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August 2018 volume 2.2
The summer fantasy is long, lazy days lounging on the beach and vacations to far flung locations. Ah, but the IHO academic life is less lazy summer days and more far flung locations. But not for vacation!
This summer, IHO faculty are doing their work from China, Denmark, Ethiopia, India, Kenya, Philippines, Romania, Rwanda, South Africa, Tanzania, Uganda, and the Kalahari deserts. They, and the graduate students working with them, will soon return with new discoveries, new ideas, and new stories of friendships formed and cultures absorbed into their very beings.
Summer work is the nectar that feeds the science throughout the rest of the year.
Articles highlighting news, partnerships, and research
Ancient Chinese tomb reveals previously unknown extinct species
The Junzi imperialis, an ape that lived in China as recently as 2,200 years ago, was discovered in what was the ancient capital of Chang’an (now Xi’an) in the high-status tomb of Lady Xia, which contained 12 pits with animal remains and other grave goods.
Buried during China’s late Warring States period (475–221 B.C.), Lady Xia was the grandmother of China’s famous first emperor Qin Shi Huang (259–210 B.C.), who not only created a unified imperial system that lasted until the early 1900s, but also commissioned ambitious projects such as the Terracotta Army and the Great Wall of China.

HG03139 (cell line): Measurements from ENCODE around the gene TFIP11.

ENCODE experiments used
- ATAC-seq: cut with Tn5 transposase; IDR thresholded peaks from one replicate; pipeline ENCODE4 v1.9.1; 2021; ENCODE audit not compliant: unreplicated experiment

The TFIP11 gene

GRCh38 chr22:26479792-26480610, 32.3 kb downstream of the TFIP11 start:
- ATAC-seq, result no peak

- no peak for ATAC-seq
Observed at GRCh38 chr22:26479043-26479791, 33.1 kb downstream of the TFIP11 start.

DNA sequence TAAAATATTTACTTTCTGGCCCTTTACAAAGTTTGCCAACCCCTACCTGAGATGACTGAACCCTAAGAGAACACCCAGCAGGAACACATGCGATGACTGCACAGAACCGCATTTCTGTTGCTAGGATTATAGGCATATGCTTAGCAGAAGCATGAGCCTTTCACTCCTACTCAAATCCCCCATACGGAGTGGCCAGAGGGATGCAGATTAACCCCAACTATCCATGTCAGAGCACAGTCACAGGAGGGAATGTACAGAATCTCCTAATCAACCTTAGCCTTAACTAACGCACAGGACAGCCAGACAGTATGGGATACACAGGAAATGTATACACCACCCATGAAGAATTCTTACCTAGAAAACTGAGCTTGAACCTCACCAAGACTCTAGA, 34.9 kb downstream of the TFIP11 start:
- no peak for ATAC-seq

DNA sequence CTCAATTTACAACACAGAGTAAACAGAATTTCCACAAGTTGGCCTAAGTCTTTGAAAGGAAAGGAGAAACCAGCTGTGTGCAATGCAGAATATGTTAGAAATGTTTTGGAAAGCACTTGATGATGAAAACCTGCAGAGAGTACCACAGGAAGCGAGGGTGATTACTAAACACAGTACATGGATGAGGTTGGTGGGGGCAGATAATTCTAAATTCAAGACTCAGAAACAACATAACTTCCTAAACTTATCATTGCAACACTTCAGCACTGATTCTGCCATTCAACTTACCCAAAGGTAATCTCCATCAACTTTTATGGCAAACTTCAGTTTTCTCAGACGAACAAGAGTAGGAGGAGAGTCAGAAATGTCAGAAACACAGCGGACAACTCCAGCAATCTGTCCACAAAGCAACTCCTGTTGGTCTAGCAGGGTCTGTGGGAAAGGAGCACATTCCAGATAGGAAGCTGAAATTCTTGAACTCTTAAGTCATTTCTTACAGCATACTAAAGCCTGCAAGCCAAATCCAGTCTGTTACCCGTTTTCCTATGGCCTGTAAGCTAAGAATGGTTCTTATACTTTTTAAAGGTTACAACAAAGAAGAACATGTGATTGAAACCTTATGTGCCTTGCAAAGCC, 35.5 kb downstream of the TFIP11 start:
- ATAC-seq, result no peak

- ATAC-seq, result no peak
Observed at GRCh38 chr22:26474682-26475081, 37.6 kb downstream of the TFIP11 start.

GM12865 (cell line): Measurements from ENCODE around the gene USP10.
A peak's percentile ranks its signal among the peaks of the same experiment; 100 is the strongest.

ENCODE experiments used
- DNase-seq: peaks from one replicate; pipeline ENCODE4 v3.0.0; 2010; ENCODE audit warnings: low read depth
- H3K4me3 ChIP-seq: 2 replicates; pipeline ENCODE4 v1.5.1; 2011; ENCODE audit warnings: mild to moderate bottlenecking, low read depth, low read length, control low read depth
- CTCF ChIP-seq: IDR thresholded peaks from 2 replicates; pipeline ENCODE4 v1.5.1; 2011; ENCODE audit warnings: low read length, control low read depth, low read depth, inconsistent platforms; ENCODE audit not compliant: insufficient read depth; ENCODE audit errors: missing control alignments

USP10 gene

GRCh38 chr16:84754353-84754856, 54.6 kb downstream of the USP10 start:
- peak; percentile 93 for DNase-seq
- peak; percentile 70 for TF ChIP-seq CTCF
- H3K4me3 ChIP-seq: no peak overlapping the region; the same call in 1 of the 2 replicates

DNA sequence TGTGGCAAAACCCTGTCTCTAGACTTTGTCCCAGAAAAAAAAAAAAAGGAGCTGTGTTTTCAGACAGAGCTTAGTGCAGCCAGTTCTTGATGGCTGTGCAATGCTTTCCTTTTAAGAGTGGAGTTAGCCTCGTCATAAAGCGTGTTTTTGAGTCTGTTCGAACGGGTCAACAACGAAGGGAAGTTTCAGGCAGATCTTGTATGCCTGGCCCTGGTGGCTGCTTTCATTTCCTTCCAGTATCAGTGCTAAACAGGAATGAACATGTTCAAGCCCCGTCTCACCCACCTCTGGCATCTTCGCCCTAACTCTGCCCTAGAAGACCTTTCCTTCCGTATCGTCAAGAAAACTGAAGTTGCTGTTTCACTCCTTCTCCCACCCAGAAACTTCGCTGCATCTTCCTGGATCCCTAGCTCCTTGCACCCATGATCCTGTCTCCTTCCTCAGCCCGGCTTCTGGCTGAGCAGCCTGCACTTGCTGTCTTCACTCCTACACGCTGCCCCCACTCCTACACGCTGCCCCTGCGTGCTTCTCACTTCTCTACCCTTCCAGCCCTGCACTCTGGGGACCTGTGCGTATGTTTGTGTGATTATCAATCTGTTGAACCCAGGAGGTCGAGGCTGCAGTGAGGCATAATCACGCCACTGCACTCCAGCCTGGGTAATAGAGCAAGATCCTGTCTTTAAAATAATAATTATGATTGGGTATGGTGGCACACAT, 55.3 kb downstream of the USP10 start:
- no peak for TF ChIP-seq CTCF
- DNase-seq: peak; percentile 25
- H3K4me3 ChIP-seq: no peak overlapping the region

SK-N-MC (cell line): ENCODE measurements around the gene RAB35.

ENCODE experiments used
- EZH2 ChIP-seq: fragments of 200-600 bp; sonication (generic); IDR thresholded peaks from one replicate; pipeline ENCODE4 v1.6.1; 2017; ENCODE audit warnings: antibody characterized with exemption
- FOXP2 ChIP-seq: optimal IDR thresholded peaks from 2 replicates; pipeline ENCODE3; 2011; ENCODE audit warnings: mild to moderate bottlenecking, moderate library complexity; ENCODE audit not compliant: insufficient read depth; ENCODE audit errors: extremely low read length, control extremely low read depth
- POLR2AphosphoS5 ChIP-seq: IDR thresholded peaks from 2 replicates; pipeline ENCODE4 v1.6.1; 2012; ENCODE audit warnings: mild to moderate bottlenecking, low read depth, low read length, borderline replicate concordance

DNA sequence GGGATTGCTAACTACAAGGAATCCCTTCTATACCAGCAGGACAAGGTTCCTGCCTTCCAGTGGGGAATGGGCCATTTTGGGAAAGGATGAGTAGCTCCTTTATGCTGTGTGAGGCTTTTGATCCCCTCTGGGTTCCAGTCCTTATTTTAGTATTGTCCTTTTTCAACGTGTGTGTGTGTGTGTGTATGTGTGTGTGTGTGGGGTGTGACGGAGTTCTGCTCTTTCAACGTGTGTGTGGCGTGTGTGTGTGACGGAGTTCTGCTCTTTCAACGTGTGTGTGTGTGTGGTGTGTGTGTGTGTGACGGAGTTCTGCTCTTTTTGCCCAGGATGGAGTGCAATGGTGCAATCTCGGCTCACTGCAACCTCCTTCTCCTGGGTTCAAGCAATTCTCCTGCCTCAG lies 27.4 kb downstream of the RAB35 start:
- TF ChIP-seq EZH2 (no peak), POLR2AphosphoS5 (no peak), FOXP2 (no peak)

"As soon as I looked at its skull and teeth, I knew there was something different about Lady Xia’s gibbon,” said Ortiz.
The competitive edge: Dietary competition played a key role in the evolution of early primates
Since Darwin first laid out the basic principles of evolution by means of natural selection, the role of competition for food as a driving force in shaping and shifting a species’ biology to outcompete its adversaries has played center stage. So important is the notion of competition between species, that it is viewed as a key selective force resulting in the lineage leading to modern humans.
New research published in the Proceedings of the Royal Society, led by Laura K. Stroik, an alumna of IHO and the School of Human Evolution and Social Change (SHESC) and currently assistant professor of biomedical sciences at Grand Valley State University, and Gary T. Schwartz,
Associate Professor with SHESC and IHO Research Associate with IHO, confirms the critical role that dietary adaptations played in the survival and diversification of North American euprimates, the earliest true primates that lived about 55 million years ago across what is now North America.
IHO has long supported an increased opportunity for women in paleoanthropology—65 percent of PhD graduates affiliated with IHO scientists have been women. So we are delighted to announce a new endowment that will advance and inspire young women's participation in human origins science.
The idea for this scholarship was sparked by Elaine Reiss, a long-time supporter of IHO and champion of women in science. IHO Research Associate, Director of the School of Human Evolution and Social Change, and ASU President's Professor Kaye Reed
began her career with IHO as a postdoctoral scholar with funding from a Reiss family scholarship 22 years ago for field work. During her career, Reed has been a role model for young women in science and anthropology, encouraging students in the field and in the lab.
Friday, November 9, 2018
5:30 to 8:30 pm
New York City
This will be the fifth year that IHO has hosted one of the preeminent human origins science events in New York City. This event continues to grow in size, so for last and this year, the event is at the storied and beautiful Metropolitan Club across from Central Park.